The Secret to the Notoriously Flavorful Cuban Mojo

what's special

A celebration of tradition, culture, flavor, and the art of culinary storytelling, the allure of Cuban Mojo has been revealed in all its flavorful glory.

All products featured on Domestic Gourmet are independently selected. I may earn an affiliate commission when you buy through links on this site.

In the heart of Cuban cuisine lies a coveted condiment known as Mojo. It is a symphony of flavors crafted from the foundational ingredients of Cuban cooking: onions, garlic and sour orange. This liquid gold graces every Cuban household and restaurant. Mojo transcends dishes such as roast pork, masitas de puerco (fried pork), yuca, imparting a touch of yo no sé qué magic to each and every bite.

Functioniong as the quintessential gravy of the Cuban culture, this mixture holds the power to transform ordinary meals into extraordinary culinary experiences. While mastering its preparation eludes many, I, inspired by my grandmother’s incredible mojo, embarked on a flavorful journey of trial and error to unlock the secrets of this revered recipe.

To all the aficionados of Mojo, I share with you a gift born of my dedicated exploration. Whether you seek to unearth the mystery behind a beloved family recipe, or quite simply desire to savor its renowned taste, let this serve as your compass. A celebration of tradition, culture, flavor, and the art of culinary storytelling, the allure of Cuban Mojo has been revealed in all its flavorful glory.

iBuen provecho!

Cuban Mojo

Servings 6 people
Prep Time 5 mins
Cook Time 5 mins
Total Time 10 mins


  • 1 Spanish onion can be substituted with a yellow onion
  • cup neutral oil i.e. avocado, canola, vegetable, sunflower oil
  • 8-10 cloves garlic peeled and minced
  • ½ tsp salt coarse kosher or fine table salt
  • 1 sour orange (squeezed) can be substituted with ¼ cup fresh-squeezed lime juice and ¼ cup orange juice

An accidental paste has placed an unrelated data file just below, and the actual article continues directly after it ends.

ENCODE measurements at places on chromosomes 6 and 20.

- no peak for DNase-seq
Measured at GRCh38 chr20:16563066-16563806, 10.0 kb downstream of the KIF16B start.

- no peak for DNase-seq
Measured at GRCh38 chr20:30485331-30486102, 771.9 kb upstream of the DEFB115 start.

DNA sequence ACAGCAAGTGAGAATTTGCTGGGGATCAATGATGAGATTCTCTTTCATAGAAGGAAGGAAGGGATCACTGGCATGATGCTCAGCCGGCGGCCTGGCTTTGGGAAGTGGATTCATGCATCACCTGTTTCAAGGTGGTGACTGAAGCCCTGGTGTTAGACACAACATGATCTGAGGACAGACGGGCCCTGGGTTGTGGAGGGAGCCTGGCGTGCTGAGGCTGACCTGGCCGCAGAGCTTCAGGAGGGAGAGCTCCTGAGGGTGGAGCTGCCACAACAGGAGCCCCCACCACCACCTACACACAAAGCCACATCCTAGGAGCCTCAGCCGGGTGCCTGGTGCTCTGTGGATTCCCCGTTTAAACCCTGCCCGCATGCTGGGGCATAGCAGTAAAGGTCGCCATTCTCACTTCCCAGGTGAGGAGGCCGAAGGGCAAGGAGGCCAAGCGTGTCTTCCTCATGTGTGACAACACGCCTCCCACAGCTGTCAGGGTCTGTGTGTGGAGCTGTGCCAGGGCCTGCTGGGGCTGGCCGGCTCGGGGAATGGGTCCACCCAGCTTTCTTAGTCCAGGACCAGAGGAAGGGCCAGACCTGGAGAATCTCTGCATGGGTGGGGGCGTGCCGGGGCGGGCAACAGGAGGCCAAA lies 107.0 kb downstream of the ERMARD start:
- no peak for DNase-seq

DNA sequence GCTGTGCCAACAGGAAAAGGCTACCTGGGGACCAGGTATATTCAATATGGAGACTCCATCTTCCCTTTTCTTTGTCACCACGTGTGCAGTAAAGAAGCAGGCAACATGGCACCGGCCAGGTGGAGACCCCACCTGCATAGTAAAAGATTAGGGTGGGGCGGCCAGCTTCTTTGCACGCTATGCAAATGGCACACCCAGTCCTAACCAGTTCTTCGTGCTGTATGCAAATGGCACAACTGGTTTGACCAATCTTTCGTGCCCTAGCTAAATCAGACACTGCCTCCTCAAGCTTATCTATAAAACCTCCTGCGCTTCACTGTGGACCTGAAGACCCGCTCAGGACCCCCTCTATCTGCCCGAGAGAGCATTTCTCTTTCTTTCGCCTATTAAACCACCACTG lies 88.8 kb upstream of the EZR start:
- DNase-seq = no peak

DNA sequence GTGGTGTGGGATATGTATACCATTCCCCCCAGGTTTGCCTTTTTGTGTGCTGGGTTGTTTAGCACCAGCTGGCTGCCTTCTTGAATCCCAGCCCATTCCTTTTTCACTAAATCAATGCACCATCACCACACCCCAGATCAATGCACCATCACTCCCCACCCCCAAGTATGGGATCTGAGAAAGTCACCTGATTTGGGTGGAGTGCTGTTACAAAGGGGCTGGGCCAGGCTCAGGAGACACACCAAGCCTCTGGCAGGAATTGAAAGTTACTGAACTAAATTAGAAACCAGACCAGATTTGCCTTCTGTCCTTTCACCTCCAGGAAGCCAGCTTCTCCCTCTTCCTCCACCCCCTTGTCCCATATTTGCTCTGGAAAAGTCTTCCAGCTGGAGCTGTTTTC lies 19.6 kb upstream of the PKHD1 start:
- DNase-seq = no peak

• Using a chef's knife, slice the entire onion into even slices.
    Begin by cutting the onion in half, lengthwise, from root to stem. Cut off both the root and the stem. Peel off the outer layers of the onion skin until you reveal the first shiny yellow layer of the onion. Cut slices the length of the onion, going with the grain (lines running top to bottom).
  • Add the sliced onion and oil in a small saucepan and place it on the stove over medium heat. Add salt and bring to a slight simmer.
    You want the onions to soften to al dente and turn slightly translucent, which takes about 5 minutes. If onions start to brown or burn, remove the saucepan from the burner and lower the heat.
    If the sliced onions have burned, throw the mixture away and start again.
  • While the onions soften, peel and mince the garlic cloves and juice the sour orange.
    If you cannot find sour oranges at the grocery store, you can substitute with the juice of half a lime and a ¼ cup of orange juice.
  • Once the onions have softened to al dente (soft crunch, and not mushy), add the minced garlic and stir while removing the saucepan from the burner. Lastly, add the citrus juice and stir.
    Taste the mojo and adjust as needed, adding a pinch of salt or an extra squeeze of citrus until you are satisfied. Then, pour it atop fried pork, chicken, boiled or fried yuca, or pour it into a gravy boat and set it on the table for your guests to help themselves.
  • Store any leftover mojo in the refrigerator for up to a week. You cannot freeze it.
  • What you need to know: the garlic may turn green or blue once the sour orange juice is added. This is a reaction between enzymes and sulfur-containing amino acids in the garlic, and it is safe to eat.


Notes on how to include your child(ren): Task your little chef(s) with using their hands to smash and peel the garlic,  squeeze the sour orange, and measure the salt; talk about sensory play! Sharpen their critical thinking skills by asking them to smell the onion, garlic, or sour orange and predict what they think it will taste like. Will it be sour, bitter, sweet, or salty? How will the garlic feel once it’s smashed? Will their hands be sticky? Then, let your little chef(s) turn their mise en place activity into a science experiment, having them taste, smell, feel, and report back.
Your older chef(s) can sharpen their knife skills (pun intended) by practicing slicing the onion into equal slices and then slicing and mincing the garlic cloves. Invest in a finger guard for your little chef(s) until they can complete this task safely and independently.
Calories: 495kcal
Course: Condiment
Cuisine: Cuban
Keyword: mojo


Calories: 495kcal | Carbohydrates: 3g | Protein: 0.5g | Fat: 55g | Saturated Fat: 5g | Polyunsaturated Fat: 2g | Monounsaturated Fat: 46g | Sodium: 195mg | Potassium: 43mg | Fiber: 0.4g | Sugar: 1g | Vitamin A: 1IU | Vitamin C: 3mg | Calcium: 12mg | Iron: 0.1mg

Did you make this recipe?

Please let me know how it turned out for you! Leave a comment below, tag @domesticgourmet on Instagram, and hashtag #domesticgourmet.

Join the Conversation

Leave a Reply

Your email address will not be published. Required fields are marked *

Recipe Rating

This site uses Akismet to reduce spam. Learn how your comment data is processed.

Domestic Gourmet by Ciji.
© Copyright 2022. All rights reserved.